Although Mortensen’s book does not contain a great deal of references to academic material, it is clear he has read them, internalised them, then produced practical methods for the modern student which implements the recommended techniques. His approach distils the key findings of academic papers and monographs then translates them to a wider audience. For example, Chapter 5: ‘Diminutions’ seems to draw from Callahan’s 2010 paper ‘Improvising Motives: Applications of Michael Wiedeburg’s Pedagogy of Modular Diminutions’ where Callahan shows Michael Wiedeburg’s (1775) approach to diminution. Mortensen has expanded this through adding diminutions for different intervals, rather than just to a unison. This communication with the academic literature provides comfort for informed readers and teachers. The Pianist’s Guide to Historic Improvisation is not an anecdotal monograph of techniques that have worked for the author and his students, but rather a culmination of rigorous academic papers, authentic primary source 18th century treatises, practical experience of on-stage historic improvisation, and the teaching thousands of students.
The time a reader spends with this book is flexible. One (if they understand the material) can read through this book in a few days. However, were that to be done, the point of the book would have been entirely missed. The time a reader should spend with this book should equate to perhaps 10% reading about the concept, 10% playing and understanding the musical examples, and 80% practical exercises. This balance, I feel, is the correct one. Rather than spending time explicating through prose, concepts (even if they are complex) are made simpler through accompanying exercises. Students do not improvise through reading. As Mortensen (2020, p. 3) says at the outset, “The only place this book is useful is on the music rack of your piano”. This haptic approach (forwarded by scholars such as Diergarten (2011)) is where most time is intended to be spent. Concepts such as diminution or transposition are not difficult to grasp (and can be read very quickly); however, to transpose the ‘Page One’ to all keys (or the whole Prelude in C) may require some effort. This effort is not misplaced, practical and conceptual understanding occur as a positive feedback loop. To quote Professor Mortensen (2020, p. 126), “I barely remember learning about the categories of nonharmonic tones in school. At that time they were merely inscrutable technicalities. Only when I began to use them in the creation of real music did they become vivid and important to me.” I am sure many of us have had the same experience. For more information on haptic learning for music theory, see my article “Chapter 3: A Case for Partimento Pt. 1 – Music Theory”.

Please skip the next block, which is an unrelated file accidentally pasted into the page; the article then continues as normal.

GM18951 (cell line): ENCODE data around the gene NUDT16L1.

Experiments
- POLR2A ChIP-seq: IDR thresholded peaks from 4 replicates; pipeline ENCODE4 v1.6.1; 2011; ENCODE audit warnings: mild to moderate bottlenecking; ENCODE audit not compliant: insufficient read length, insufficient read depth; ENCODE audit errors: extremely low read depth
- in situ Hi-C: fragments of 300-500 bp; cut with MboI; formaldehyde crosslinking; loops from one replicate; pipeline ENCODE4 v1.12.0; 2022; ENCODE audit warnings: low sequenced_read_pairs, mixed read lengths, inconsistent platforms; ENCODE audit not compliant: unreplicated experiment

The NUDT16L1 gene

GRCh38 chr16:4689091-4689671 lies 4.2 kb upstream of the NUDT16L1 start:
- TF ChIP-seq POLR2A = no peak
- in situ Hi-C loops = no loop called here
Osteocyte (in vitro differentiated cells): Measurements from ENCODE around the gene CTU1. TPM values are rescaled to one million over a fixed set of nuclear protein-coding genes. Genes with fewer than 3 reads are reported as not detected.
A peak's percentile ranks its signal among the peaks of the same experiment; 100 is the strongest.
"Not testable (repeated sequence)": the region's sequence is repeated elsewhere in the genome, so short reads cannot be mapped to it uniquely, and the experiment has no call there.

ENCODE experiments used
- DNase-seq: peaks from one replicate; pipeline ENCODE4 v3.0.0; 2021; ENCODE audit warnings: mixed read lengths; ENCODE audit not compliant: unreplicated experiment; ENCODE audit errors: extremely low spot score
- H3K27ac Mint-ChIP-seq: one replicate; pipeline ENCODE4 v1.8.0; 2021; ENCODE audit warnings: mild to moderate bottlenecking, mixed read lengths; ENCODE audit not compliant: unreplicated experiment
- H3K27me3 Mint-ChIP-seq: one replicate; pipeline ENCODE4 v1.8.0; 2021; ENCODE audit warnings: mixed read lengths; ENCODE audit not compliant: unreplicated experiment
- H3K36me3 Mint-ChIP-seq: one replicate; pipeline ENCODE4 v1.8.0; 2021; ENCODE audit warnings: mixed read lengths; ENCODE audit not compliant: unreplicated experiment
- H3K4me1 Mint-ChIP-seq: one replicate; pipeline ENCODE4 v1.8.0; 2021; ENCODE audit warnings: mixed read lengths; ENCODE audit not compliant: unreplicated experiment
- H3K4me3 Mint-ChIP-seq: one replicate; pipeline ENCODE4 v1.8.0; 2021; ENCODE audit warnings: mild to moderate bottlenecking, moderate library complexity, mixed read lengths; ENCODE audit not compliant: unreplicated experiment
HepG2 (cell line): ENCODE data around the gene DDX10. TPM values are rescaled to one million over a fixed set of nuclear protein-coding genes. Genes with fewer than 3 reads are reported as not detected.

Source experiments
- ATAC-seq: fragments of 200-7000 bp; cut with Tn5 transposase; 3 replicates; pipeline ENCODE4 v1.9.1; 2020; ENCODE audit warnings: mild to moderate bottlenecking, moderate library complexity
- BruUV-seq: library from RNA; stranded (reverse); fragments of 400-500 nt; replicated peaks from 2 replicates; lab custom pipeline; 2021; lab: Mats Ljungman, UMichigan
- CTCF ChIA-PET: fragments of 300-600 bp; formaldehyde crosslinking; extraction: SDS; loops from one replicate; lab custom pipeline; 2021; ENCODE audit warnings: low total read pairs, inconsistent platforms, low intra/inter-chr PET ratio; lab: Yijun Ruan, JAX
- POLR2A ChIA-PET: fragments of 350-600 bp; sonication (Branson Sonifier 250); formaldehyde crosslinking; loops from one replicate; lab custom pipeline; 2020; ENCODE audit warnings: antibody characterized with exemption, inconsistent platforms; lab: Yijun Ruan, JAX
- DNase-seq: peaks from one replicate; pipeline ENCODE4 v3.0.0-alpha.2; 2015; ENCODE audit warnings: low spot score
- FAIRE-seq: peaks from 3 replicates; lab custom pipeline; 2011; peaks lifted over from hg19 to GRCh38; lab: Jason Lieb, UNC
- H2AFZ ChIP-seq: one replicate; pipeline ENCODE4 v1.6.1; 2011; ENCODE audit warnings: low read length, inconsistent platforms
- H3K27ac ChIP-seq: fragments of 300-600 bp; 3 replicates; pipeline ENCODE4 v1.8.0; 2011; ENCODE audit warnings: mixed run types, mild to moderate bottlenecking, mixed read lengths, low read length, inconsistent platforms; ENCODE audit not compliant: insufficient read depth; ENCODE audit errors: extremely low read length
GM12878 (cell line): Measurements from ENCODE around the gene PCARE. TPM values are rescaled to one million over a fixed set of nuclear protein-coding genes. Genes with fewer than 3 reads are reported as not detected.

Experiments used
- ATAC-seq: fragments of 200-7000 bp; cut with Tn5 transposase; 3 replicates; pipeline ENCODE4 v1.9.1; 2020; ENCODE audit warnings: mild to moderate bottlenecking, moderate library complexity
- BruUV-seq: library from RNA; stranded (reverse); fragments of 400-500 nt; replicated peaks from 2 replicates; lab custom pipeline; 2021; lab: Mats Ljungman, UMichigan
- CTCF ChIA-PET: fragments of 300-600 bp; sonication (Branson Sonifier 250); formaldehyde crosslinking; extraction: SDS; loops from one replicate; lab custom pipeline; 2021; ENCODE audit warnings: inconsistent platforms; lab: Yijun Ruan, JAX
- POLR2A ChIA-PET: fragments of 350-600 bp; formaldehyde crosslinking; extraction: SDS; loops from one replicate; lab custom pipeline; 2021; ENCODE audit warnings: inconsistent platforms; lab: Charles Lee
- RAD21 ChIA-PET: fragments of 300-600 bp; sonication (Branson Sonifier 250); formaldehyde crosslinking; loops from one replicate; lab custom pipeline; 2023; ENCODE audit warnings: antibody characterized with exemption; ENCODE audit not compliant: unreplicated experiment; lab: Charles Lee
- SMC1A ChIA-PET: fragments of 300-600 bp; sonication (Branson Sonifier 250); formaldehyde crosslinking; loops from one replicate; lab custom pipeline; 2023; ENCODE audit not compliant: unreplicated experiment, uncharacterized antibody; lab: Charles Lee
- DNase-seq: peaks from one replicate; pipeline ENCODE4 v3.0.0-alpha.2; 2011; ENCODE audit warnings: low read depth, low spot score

The Pianist’s Guide to Historic Improvisation is a timely, necessary, and immensely practical contribution to the growing resources for classical improvisation. There is a feeling that classical music education is undergoing an improvisation revolution. Improvisation empowers students, giving them the ability to express their own creative voice and to “own the product” (Schubert, 2017, p. 184). I would strongly recommend this book to anyone interested in historic improvisation, partimento, and schemata. With The Pianist’s Guide to Historic Improvisation, readers can access the past, and future, of music education.
Alberge, D. (2020, June 6). Why today’s musicians should follow classical greats … and improvise. The Guardian. https://www.theguardian.com/music/2020/jun/06/why-classical-musicians-need-to-learn-how-to-improvise#maincontent
Callahan, M. (2010). Improvising Motives: Applications of Michael Wiedeburg’s Pedagogy of Modular Diminutions. Intégral, 24, 29-56. Retrieved December 4, 2020, from http://www.jstor.org/stable/41495293
Callahan, M.R. (2015). Teaching and learning undergraduate music theory at the keyboard: Challenges, solutions, and impacts. Music Theory Online, 21 (3), 1-22.
Diergarten, F. (2011). ‘The true fundamentals of composition’: Haydn’s partimento counterpoint. Eighteenth-Century Music, 8 (1), 53-75. Retrieved from doi:10.1017/S1478570610000412.
Deprés, J.P., Burnard, P., Dubé, F., & Stévance, S. (2016). Expert improvisers in western classical music learning pathways. Thinking Skills and Creativity, 22, 167-179. Retrieved from http://dx.doi.org/10.1016/j.tsc.2016.10.006.
Gjerdingen, R. (2020). Child composers in the old conservatoires. Oxford University Press.
Hogan, N. (Host). (2020, June 14). 95: John Mortensen. (Episode 95) [Audio podcast episode]. In the Nikhil Hogan Show. https://www.youtube.com/watch?v=JKD4zGkbtGQ&t=2768s
Ijzerman, J. (2018). Harmony, Counterpoint, Partimento: A New Method Inspired by Old Masters. New York: Oxford University Press.
Mortensen, J. (2020). cedarvillemusic. YouTube. https://www.youtube.com/user/cedarvillemusic
— (2020). Historic improvisation discussion forum. MyBB. https://johnmortensen.com/forum/
— (2020). The pianist’s guide to historic improvisation. Oxford University Press.
Schubert, P. (2017). Teaching theory through improvisation. In M. Guido (Ed.) Studies in Historical Improvisation (pp. 175-184). New York: Routledge.
Wiedeburg, Michael Johann Friedrich. 1765 (part 1), 1767 (part 2), 1775 (part 3). Der sich selbst informirende Ciavierspieler, oder deutlicher und leichter Unterricht %ur Selbstinformation im Ciavierspielen. Halle/Leipzig (part 1), Halle (parts 2 and 3). Facsimile ed. Harald Vogel: Florian Noetzel Verlag, 2006 (parts 1 and 2) and 2007 (part 3).